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Blackhawks defenseman in concussion protocol after a big hit, missed call

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Connor Murphy #5, Chicago Blackhawks (Photo by Derek Leung/Getty Images)
Connor Murphy #5, Chicago Blackhawks (Photo by Derek Leung/Getty Images)
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The Blackhawks Thursday night’s game against the Capitals was pretty fun because Chicago beat a good team. It was a back and forth affair that went into overtime and unfortunately had to be settled by a shootout.  That was what everyone came away with, but there was one incident that marred the victory.

Derek King is helping the team win, just look to last night, and the offence has been an issue. However,  even if the defence has begun to step up, an injury overshadowed all that. Early in the second period, Chicago Blackhawks defenseman Connor Murphy was levelled by a massive hit from Alex Ovechkin.

There was no call on the play, but Connor Murphy left the game and never returned. At the time, the assumption was that it was a clean hit. I didn’t agree then and I don’t agree now. Just because the principal point of contact isn’t the head doesn’t mean it’s a “clean” hit.

Player safety has to be a priority for the league. The league has cracked down on headshots, slashing, and cross-checking. Charging should be added to that list.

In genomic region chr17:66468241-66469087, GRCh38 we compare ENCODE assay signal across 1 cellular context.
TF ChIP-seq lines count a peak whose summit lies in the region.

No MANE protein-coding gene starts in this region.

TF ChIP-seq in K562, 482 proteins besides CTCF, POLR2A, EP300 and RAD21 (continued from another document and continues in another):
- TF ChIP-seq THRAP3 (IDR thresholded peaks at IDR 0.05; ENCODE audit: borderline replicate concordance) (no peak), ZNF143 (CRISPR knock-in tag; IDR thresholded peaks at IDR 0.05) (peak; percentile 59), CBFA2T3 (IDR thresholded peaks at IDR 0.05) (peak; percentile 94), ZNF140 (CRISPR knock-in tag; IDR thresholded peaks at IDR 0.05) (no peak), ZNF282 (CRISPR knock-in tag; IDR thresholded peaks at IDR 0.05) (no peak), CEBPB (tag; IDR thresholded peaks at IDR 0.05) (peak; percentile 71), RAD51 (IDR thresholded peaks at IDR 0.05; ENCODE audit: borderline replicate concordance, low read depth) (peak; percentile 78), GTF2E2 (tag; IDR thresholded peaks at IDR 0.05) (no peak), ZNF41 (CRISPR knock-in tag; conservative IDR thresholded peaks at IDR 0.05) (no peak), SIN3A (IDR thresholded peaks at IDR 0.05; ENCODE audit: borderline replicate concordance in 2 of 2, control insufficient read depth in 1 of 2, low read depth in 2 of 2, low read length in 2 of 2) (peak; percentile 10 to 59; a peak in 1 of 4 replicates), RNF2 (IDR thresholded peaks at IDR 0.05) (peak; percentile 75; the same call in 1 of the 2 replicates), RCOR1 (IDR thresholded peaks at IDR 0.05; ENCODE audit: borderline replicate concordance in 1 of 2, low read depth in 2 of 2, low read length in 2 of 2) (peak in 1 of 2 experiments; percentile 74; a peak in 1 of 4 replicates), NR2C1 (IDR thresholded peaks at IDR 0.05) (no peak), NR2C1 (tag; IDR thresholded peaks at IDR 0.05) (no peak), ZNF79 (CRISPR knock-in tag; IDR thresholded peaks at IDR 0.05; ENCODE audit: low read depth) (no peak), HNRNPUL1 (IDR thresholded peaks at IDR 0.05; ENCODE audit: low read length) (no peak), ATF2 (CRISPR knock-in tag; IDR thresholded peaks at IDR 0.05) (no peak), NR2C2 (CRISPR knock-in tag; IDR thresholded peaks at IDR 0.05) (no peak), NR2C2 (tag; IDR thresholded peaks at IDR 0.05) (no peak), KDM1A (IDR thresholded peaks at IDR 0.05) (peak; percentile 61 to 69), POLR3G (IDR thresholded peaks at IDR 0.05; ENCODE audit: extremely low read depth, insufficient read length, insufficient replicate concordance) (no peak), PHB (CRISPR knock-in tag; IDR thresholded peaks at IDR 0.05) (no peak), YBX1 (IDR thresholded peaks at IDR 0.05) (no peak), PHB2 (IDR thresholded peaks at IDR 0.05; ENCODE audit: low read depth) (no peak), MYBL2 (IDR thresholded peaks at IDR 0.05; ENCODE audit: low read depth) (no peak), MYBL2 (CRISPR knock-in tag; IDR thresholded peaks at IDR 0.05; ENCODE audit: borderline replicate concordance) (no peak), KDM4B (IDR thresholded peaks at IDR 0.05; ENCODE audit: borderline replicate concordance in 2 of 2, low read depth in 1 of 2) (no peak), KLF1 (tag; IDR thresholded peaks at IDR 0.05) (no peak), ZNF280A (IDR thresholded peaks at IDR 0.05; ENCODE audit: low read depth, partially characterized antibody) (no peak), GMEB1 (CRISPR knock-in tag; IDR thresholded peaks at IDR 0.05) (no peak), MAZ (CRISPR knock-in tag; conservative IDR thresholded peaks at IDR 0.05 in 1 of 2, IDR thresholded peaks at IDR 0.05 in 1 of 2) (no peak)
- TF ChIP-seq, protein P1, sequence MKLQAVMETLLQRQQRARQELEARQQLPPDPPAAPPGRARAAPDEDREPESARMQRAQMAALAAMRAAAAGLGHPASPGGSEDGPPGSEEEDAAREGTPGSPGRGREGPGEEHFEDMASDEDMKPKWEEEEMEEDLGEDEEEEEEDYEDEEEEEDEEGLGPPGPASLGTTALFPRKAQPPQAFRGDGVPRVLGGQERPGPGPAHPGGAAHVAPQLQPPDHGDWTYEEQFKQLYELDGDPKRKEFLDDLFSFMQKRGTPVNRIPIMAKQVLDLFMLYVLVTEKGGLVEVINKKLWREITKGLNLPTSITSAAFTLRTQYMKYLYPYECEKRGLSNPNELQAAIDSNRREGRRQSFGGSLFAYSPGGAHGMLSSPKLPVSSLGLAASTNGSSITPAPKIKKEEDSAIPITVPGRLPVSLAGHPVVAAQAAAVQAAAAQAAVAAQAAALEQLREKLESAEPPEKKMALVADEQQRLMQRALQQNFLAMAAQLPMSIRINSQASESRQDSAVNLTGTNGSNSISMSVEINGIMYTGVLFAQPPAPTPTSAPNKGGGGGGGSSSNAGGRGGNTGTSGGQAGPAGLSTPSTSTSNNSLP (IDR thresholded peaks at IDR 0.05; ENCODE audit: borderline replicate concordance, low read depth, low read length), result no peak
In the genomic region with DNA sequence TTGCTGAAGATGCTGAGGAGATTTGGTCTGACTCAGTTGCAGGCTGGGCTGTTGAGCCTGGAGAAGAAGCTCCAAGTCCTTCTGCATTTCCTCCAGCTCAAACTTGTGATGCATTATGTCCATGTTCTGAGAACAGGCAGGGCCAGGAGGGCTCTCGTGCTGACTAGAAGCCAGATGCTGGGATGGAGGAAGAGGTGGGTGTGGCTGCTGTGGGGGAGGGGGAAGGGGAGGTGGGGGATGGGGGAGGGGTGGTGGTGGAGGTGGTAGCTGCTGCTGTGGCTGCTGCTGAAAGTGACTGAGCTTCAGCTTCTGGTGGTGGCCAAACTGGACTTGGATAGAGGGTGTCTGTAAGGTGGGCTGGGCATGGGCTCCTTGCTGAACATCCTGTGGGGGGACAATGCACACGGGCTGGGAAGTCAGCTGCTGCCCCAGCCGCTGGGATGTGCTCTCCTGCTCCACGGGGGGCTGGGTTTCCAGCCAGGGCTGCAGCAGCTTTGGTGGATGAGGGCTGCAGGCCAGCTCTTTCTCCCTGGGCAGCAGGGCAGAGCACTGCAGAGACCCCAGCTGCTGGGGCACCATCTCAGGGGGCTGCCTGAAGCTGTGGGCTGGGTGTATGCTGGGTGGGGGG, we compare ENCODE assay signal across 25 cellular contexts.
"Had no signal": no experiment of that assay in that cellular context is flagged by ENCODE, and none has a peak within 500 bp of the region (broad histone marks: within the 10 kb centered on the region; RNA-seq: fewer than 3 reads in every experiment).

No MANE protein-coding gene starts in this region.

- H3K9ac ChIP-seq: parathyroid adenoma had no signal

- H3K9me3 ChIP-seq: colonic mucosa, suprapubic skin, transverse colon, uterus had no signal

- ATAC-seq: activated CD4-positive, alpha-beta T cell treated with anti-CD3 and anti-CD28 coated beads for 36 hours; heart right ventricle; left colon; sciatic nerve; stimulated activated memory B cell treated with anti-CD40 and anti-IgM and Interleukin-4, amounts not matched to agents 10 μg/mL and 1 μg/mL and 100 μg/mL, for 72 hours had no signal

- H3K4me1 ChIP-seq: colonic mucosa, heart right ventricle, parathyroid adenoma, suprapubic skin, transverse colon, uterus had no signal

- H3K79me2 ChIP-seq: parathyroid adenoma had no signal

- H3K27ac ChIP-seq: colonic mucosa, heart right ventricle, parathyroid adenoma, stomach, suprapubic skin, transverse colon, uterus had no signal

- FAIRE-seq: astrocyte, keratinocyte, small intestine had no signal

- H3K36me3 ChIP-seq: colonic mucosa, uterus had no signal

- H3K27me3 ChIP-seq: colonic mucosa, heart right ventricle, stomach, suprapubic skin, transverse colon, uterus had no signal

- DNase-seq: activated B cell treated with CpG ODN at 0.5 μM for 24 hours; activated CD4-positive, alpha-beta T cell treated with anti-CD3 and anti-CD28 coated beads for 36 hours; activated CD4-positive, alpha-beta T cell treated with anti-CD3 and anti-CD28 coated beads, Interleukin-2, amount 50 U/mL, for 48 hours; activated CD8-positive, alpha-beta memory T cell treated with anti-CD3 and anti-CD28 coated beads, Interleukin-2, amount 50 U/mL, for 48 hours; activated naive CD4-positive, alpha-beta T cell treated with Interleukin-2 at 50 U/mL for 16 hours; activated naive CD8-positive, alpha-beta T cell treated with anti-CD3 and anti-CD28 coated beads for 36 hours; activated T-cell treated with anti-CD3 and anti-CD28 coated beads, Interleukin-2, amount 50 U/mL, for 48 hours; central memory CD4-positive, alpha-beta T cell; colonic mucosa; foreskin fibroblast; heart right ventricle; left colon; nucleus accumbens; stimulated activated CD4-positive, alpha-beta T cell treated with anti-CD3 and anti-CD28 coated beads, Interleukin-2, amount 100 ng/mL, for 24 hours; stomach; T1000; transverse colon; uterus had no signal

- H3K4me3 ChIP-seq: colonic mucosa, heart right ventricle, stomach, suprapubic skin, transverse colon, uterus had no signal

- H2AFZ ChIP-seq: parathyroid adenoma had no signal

The league didn’t say it would look into it, but from the vantage point on my couch, it looked like a bad hit. To be specific, it looked like a clear Charge, but as I said, there was no call on the ice. I think charging should be handled like high-sticking, a two-minute minor for the infraction, and a more substantial penalty if the player is injured. The rule book allows for all of this already, but it needs to be enforced.

For the sake of discussion, the rule on charging, Rule 42 in the NHL’s book, defines charging as follows

"42.1 Charging – A minor or major penalty shall be imposed on a player who skates, jumps into or charges an opponent in any manner. Charging shall mean the actions of a player who, as a result of distance traveled, shall violently check an opponent in any manner. A “charge” may be the result of a check into the boards, into the goal frame or in open ice."

In my opinion, Ovechkin’s hit on Murphy fits that definition. You can see the video for yourself…

Murphy collects the puck and begins skating out of the defensive zone looking for someone to pass to. Ovechkin sees him and takes, depending on how you count them, four or five strides to build speed before checking Murphy into the boards. Nothing about what Washington’s captain did appear to have any intention of merely separating Murphy from the puck. In case anyone was wondering about a situation where charging was called and disciplined, Mark Scheifelle was suspended for four games for a charge on Jake Evans of the Montreal Canadiens last year.

Ovechkin simply appeared to want to line Murphy up for a big hit. It was an ugly hit for the sake of throwing an ugly hit. Even if Ovechkin wasn’t intentionally trying to injure Murphy, it still counts as a charge. I don’t care how much of a fan you are, this kind of hit isn’t something to cheer for.

Must Read. Letting Adam Gaudette go was a mistake by the Blackhawks. light

This won’t be revisited by the league, but it should have been called on the ice. It fits the definition of rule 42 simply because of the distance Ovechkin had to travel to deliver the hit.  Murphy’s absence will hurt the team defensively, which isn’t good while Chicago tries to push back up the standings. Hopefully, Murphy has a speedy recovery and no lingering effects from his concussion.

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